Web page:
CHICAGO (WLS) -- The Chicago City Council has given the green light on a plan to crack down on drag racing and other dangerous driving on city streets.
At the same time, it refused to roll back the slower speed limits for speed camera tickets.
The drag racing ordinance sailed through the council Wednesday. It puts dangerous drivers on notice that if they are caught, their vehicle can be impounded.
The ordinance was tweaked to give owners the opportunity to provide proof that police mistakenly identified their vehicle or that it was stolen, but city leaders hope the new impoundment tool will send a message and curtail dangerous driving.
For weeks now, residents have been dealing with blocked streets and people drag racing or drifting in their cars.
Early Sunday morning, a West Loop intersection was shut down as a series of vehicles did donuts, known as drifting, right in the middle of the intersection, putting those who gathered to watch in danger if the drivers has lost control.
It's this kind of activity, along with drag racing in parking garages and elsewhere, which the new ordinance would crack down on.
The ordinance, championed by downtown 42nd Ward Ald. Brendan Reilly, would empower police to impound vehicles used in such stunts - whether or not the vehicle's owner is present.
"This isn't about finding people and taking their cars from them, it's about safety," said Ald. Reilly. "So our hope is that with some aggressive enforcement on the front end, we can make some high profile examples of the folks who are organizing this and doing this on a regular basis.
Prior to the final vote, Reilly noted daredevil stunt driving "skyrocketed during the pandemic." While most people were "stuck at home, these people were taking advantage of the wide-open roadway and surface parking lots" to showboat.
"Increasingly, what we're seeing is the people who are organizing these meetups are not Chicago residents. There are people outside of the city and many of the cars that come from outside of the city, and, unfortunately, our thoroughfares are now becoming sports venues for non-residents to wreak havoc in our streets," Mayor Lori Lightfoot said.
Residents have said they are fed up.
"I can't tell you the number of times I've been woken up, 1:30, 2, 2:30 in the morning, and sometimes it goes on for almost two hours," Pat Glatz said.
Video from drifting cars in the West Loop recently surfaced.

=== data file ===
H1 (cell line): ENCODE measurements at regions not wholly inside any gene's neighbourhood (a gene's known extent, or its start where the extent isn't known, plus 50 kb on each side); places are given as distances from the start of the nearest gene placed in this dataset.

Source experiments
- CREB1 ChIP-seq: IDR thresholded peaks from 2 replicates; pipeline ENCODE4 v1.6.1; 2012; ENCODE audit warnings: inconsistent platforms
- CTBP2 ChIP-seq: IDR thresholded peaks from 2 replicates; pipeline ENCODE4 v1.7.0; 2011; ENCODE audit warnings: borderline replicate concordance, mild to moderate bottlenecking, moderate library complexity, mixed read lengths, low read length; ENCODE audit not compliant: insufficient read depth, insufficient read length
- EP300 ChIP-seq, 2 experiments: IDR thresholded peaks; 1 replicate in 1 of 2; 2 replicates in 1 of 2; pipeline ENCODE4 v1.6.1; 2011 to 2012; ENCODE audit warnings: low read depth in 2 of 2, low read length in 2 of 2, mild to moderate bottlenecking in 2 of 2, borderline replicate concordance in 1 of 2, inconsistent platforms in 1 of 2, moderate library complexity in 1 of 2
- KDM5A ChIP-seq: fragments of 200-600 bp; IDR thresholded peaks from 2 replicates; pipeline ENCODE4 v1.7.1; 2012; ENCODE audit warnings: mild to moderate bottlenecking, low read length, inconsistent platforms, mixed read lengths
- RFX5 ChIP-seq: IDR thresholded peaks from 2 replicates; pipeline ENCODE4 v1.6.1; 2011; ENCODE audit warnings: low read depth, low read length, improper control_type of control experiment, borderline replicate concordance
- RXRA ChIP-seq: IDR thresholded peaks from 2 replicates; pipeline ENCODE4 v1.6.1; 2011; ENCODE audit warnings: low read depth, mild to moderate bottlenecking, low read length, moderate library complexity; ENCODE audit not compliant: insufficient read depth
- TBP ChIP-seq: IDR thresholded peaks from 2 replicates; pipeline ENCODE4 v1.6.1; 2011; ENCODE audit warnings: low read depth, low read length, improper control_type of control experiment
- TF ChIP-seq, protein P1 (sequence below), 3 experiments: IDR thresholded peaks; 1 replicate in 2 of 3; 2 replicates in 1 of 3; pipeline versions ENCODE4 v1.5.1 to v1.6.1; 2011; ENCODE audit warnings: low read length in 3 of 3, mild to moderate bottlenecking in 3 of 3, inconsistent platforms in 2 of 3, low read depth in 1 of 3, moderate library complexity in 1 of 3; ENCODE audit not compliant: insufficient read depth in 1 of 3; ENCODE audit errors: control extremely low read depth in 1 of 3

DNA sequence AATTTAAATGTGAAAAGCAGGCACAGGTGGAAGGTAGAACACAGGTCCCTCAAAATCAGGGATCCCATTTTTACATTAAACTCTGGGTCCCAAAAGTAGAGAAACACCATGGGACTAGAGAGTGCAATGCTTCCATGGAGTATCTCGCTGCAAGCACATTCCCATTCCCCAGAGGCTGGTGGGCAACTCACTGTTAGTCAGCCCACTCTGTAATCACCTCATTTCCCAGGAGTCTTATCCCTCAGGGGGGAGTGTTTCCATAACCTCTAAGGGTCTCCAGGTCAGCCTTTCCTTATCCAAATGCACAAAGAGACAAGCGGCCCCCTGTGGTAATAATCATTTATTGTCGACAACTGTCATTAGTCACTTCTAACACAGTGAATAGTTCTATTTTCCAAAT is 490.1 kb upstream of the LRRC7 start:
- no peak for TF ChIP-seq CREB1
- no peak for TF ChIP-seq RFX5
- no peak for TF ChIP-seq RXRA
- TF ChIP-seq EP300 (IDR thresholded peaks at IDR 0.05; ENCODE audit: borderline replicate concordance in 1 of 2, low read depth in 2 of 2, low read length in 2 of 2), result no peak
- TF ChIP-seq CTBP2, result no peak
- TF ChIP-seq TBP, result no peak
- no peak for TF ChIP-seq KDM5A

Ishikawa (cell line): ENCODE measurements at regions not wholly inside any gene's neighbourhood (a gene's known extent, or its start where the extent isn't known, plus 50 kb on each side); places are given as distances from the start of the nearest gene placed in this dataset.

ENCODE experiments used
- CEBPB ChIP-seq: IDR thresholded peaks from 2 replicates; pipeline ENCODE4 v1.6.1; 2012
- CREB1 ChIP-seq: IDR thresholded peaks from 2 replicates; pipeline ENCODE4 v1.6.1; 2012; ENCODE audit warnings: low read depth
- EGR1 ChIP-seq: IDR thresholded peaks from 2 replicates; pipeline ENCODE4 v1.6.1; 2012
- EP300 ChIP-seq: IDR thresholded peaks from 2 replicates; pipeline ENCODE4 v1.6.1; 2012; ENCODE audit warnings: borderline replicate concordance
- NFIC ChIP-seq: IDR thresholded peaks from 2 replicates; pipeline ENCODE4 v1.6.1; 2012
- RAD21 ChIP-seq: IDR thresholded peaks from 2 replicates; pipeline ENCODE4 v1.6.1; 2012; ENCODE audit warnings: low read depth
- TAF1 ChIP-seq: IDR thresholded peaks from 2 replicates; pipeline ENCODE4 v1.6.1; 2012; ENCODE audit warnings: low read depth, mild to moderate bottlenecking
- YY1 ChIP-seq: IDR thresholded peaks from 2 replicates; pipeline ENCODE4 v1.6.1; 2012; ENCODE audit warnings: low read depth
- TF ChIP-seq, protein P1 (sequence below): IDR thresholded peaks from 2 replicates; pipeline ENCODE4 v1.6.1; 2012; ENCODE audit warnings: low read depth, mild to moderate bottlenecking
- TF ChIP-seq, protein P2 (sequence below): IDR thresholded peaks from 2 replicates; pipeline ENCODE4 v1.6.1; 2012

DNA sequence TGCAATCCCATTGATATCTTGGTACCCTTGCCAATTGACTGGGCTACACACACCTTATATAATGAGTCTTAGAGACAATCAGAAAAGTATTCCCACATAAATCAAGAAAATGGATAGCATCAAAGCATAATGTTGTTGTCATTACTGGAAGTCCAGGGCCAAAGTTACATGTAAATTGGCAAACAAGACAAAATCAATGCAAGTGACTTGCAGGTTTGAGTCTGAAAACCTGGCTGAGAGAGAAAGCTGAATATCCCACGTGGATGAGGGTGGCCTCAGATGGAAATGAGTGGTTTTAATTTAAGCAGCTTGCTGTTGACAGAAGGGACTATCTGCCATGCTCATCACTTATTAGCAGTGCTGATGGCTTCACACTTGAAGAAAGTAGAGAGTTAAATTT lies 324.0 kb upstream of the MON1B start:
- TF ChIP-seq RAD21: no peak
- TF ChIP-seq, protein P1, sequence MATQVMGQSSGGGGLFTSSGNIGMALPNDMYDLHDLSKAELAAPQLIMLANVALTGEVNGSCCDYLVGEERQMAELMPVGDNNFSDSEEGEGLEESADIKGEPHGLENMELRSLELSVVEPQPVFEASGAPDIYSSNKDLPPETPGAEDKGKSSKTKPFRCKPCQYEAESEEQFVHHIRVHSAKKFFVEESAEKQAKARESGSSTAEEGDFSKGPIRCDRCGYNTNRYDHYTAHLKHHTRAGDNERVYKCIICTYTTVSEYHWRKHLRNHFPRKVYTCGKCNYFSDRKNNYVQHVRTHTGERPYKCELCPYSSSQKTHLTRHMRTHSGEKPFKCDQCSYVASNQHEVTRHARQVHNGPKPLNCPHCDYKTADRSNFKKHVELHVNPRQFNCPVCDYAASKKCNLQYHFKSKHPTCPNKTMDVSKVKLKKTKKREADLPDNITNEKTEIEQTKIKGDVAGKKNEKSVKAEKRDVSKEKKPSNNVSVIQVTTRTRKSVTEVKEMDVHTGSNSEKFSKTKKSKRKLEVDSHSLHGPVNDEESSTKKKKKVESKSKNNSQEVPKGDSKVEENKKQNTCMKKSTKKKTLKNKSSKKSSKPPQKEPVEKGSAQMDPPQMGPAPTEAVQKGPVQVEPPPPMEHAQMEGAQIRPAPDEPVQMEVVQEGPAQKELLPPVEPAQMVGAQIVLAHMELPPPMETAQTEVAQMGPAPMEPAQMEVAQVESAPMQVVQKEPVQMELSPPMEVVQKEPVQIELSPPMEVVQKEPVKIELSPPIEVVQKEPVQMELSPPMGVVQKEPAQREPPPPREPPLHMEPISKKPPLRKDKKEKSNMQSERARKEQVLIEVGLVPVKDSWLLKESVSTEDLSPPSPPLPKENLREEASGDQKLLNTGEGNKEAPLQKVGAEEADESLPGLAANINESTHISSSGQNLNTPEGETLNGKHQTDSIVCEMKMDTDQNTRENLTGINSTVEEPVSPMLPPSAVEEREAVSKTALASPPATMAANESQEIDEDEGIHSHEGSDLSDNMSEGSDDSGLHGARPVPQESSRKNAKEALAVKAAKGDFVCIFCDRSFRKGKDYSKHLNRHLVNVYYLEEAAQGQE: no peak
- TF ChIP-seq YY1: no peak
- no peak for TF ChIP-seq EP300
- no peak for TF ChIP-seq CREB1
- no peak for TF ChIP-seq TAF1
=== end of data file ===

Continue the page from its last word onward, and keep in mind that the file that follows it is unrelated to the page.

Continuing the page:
"It's very, very dangerous," 18th Ward Alderman Derrick Curtis said. "We're not only trying to protect the lives of our constituents, but we're trying to protect your life and your audience's lives. So I'm asking and pleading that you find a new hobby."
The unanimous vote follows yet another harrowing, dangerous and deafening incident that drew hundreds of spectators to Clinton and Monroe streets on the Near West Side early Sunday. The noisy gathering kept area residents awake for hours. Responding officers had fireworks thrown at them, and their vehicles were kicked.
That incident was eerily similar to what happened in May on Lower Wacker Drive at Columbus Drive, when a driver did donuts and figure-eight stunts around spectators surrounded by a circle of burning gasoline.
Reilly said CPD must find a way to stop the daredevils before somebody gets killed.
"I can tell you that when someone has to pay $5,000 to get their car at the pound, that should make an impression," he said.
Downtown Ald. Brian Hopkins (2nd) has complained Mayor Lori Lightfoot's decision to give NASCAR the green flag to hold three straight years of stock-car races through downtown Chicago streets would "egg on" participants in a sub-culture that thrives on becoming celebrities by posting daredevil stunts on social media.
Lightfoot has rejected what she called the "apples vs. oranges" comparison.
The crackdown measure sailed through council, but another one that would have repealed the speed camera ordinance that tickets drivers doing between 6 and 10 miles per hour over the limit, failed. There was a push to return it to the debate, focusing on safety versus revenue. However, the vote was 26-18.
Meanwhile, several city council members are pushing a new set of ordinances to address police officer wellness. Under the proposals, officers could refuse to have days off canceled or be assigned excessive overtime, except during major events and emergencies.
"We cannot continue with regular days off canceled. We cannot continue with 12-hour shifts," said 19th Ward Alderman Matt O'Shea.
The push comes after three Chicago police officers die by suicide within just weeks.
Ryan Clancy lost his police officer sister to suicide earlier this month.
"Why do these officers need days off? To breathe, to think, to sleep, to process the dramatic scenes that they are witnessing, to spend time with their families to feel like human beings, to feel like they matter," Clancy said.
The mayor, who expressed concern for the difficult job officers have to do, said she will not support it. She said it would not be appropriate for the city council to be setting personnel rules and policies.
The council also passed a new ethics ordinance, as well as another one to encourage more affordable housing around CTA stations.
Wednesday's Council meeting was the last before the annual August recess.
The Sun-Times Media Report contributed to this post